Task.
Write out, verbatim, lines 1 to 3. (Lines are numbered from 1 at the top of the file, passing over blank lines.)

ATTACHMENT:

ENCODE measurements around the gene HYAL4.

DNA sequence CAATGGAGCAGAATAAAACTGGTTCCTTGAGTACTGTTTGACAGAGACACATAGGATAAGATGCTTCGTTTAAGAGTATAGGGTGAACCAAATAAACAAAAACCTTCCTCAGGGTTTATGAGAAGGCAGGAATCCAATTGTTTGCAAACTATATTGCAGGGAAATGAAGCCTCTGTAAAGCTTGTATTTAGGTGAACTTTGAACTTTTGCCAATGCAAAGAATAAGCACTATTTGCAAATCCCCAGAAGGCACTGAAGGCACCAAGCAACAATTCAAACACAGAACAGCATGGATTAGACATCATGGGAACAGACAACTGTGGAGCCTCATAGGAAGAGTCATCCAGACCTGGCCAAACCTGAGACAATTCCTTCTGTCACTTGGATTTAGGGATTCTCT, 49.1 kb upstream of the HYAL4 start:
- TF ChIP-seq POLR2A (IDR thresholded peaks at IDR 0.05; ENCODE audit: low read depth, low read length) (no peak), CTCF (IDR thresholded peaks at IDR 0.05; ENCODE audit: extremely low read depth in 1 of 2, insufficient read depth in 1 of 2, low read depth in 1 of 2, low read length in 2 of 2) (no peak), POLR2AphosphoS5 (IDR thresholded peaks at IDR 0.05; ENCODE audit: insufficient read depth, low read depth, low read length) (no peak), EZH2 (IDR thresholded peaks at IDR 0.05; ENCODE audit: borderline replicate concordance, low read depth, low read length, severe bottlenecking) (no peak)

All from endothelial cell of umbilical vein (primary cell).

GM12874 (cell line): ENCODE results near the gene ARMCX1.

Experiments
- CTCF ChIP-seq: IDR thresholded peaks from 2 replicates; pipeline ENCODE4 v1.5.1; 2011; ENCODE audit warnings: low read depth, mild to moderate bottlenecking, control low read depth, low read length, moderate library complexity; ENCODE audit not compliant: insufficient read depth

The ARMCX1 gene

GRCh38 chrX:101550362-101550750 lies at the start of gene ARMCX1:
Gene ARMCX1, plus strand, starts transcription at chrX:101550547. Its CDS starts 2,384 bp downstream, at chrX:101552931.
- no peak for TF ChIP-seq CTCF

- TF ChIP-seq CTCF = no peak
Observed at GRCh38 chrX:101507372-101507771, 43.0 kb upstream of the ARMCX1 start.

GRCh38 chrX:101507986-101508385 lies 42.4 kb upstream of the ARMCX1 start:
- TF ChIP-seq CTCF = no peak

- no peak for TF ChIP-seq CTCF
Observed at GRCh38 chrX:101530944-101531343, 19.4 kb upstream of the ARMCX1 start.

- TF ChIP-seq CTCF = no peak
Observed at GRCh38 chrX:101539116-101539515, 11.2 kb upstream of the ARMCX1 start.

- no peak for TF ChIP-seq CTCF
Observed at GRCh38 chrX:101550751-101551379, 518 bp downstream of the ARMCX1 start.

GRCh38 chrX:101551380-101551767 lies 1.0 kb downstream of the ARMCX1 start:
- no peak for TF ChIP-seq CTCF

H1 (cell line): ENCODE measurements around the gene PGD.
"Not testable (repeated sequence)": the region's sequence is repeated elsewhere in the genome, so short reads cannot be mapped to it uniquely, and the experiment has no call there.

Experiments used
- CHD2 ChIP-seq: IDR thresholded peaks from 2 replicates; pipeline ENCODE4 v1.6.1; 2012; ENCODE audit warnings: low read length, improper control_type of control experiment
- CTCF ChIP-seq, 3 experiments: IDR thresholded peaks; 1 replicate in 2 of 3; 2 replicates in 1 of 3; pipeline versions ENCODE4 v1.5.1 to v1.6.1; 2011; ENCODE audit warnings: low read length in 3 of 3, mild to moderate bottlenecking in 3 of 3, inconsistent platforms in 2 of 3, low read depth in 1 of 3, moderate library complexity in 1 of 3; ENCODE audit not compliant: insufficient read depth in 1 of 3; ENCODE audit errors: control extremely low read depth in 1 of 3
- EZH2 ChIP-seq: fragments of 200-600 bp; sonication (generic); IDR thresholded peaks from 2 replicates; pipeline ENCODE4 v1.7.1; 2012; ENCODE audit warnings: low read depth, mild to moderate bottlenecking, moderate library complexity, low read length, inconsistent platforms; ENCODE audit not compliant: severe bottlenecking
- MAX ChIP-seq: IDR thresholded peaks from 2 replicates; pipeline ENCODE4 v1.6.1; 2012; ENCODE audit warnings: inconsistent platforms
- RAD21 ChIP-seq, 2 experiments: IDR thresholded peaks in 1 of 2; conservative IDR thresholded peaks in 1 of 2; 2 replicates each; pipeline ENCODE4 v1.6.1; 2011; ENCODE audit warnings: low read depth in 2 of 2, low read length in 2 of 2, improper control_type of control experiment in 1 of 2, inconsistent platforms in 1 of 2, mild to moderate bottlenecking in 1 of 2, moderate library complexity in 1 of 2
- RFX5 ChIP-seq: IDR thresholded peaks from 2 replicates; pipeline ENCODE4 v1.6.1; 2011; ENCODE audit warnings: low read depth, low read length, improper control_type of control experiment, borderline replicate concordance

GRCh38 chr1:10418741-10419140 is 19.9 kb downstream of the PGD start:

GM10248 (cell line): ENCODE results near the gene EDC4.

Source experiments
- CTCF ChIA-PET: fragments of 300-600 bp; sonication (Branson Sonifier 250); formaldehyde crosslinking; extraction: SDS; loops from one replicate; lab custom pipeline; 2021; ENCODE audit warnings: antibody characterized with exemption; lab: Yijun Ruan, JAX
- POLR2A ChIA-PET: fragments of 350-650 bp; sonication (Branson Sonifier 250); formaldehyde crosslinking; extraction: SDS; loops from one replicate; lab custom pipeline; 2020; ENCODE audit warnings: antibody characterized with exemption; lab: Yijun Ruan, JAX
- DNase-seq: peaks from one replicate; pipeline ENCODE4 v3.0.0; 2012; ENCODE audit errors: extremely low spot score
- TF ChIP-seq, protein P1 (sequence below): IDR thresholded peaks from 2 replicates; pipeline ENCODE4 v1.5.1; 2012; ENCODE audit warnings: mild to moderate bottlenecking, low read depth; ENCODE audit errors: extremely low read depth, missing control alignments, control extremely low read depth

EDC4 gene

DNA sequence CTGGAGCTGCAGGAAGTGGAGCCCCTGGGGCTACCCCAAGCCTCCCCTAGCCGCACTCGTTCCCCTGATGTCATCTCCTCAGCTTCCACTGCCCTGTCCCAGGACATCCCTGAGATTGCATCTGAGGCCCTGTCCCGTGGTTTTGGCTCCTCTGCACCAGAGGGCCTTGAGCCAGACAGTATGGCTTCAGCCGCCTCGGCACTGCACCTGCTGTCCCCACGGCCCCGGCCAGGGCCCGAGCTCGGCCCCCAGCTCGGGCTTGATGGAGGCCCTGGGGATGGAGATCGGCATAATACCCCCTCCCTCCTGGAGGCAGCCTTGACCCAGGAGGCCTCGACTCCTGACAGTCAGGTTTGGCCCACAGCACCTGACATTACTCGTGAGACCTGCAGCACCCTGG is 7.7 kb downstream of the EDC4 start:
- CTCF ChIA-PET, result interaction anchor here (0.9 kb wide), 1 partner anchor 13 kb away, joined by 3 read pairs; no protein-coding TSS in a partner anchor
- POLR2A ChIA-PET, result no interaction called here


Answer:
ENCODE measurements around the gene HYAL4.

DNA sequence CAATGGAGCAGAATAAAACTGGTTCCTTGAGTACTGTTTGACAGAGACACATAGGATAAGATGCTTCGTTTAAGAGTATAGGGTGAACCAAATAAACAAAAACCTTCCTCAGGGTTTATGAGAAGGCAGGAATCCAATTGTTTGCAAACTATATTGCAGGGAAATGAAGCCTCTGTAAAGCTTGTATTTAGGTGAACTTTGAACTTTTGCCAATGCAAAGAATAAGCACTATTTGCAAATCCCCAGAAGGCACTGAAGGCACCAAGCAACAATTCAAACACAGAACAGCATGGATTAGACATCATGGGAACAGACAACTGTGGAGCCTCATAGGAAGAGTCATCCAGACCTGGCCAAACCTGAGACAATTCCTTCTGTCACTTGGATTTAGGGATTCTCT, 49.1 kb upstream of the HYAL4 start:
- TF ChIP-seq POLR2A (IDR thresholded peaks at IDR 0.05; ENCODE audit: low read depth, low read length) (no peak), CTCF (IDR thresholded peaks at IDR 0.05; ENCODE audit: extremely low read depth in 1 of 2, insufficient read depth in 1 of 2, low read depth in 1 of 2, low read length in 2 of 2) (no peak), POLR2AphosphoS5 (IDR thresholded peaks at IDR 0.05; ENCODE audit: insufficient read depth, low read depth, low read length) (no peak), EZH2 (IDR thresholded peaks at IDR 0.05; ENCODE audit: borderline replicate concordance, low read depth, low read length, severe bottlenecking) (no peak)